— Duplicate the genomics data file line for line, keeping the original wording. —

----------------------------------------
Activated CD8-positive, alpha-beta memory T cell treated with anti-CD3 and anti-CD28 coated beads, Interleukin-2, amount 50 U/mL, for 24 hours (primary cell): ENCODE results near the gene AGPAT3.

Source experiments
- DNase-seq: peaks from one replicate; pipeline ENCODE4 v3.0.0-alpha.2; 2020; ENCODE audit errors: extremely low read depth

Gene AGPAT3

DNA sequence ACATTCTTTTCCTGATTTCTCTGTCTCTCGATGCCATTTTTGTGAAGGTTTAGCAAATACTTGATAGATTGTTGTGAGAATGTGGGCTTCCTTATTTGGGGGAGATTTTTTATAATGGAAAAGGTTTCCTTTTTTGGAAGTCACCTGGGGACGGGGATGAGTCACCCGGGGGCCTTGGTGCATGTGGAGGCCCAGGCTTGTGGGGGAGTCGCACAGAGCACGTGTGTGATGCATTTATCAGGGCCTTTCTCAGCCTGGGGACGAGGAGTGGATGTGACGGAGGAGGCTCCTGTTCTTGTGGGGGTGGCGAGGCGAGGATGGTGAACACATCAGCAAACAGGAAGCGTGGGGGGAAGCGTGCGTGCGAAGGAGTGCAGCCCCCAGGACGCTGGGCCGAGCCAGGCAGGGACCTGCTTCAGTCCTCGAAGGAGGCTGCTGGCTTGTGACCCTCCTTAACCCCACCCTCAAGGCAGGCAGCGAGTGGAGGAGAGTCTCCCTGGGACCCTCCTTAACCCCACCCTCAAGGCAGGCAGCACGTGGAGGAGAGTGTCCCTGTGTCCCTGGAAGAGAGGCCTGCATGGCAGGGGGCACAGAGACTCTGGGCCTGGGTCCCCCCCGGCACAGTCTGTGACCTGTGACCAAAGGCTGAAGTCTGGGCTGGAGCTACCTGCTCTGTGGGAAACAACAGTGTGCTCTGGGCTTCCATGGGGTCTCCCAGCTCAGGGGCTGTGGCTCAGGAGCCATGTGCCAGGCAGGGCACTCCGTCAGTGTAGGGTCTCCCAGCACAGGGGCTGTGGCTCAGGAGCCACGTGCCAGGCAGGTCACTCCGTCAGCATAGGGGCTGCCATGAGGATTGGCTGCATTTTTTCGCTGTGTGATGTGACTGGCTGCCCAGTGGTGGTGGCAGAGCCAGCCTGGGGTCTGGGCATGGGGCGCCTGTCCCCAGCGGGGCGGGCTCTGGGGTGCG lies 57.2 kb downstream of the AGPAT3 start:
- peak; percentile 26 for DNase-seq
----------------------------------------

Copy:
Activated CD8-positive, alpha-beta memory T cell treated with anti-CD3 and anti-CD28 coated beads, Interleukin-2, amount 50 U/mL, for 24 hours (primary cell): ENCODE results near the gene AGPAT3.

Source experiments
- DNase-seq: peaks from one replicate; pipeline ENCODE4 v3.0.0-alpha.2; 2020; ENCODE audit errors: extremely low read depth

Gene AGPAT3

DNA sequence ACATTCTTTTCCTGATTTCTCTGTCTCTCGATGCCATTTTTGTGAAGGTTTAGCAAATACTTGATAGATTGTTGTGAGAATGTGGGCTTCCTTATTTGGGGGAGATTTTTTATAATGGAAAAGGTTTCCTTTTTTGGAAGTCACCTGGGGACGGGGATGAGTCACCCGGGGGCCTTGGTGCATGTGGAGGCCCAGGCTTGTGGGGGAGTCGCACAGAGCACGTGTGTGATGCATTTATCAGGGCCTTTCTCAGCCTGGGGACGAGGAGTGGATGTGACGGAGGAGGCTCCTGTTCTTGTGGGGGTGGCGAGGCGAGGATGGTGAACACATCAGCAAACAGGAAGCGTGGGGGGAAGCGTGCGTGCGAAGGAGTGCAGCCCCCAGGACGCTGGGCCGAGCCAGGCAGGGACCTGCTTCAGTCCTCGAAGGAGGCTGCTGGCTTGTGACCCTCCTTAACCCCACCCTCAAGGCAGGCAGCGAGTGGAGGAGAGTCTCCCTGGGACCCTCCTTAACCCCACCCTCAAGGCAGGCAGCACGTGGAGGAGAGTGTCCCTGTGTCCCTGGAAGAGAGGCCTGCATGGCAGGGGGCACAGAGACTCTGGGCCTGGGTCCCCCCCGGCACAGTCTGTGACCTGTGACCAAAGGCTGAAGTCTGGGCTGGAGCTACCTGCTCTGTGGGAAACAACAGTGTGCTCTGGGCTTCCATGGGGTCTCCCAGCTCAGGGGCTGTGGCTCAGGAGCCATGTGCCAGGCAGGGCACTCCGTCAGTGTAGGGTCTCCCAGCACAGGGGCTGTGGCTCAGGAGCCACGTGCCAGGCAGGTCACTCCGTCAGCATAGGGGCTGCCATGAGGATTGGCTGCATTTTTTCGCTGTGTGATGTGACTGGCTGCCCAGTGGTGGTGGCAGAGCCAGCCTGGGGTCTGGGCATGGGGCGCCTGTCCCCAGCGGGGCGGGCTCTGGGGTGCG lies 57.2 kb downstream of the AGPAT3 start:
- peak; percentile 26 for DNase-seq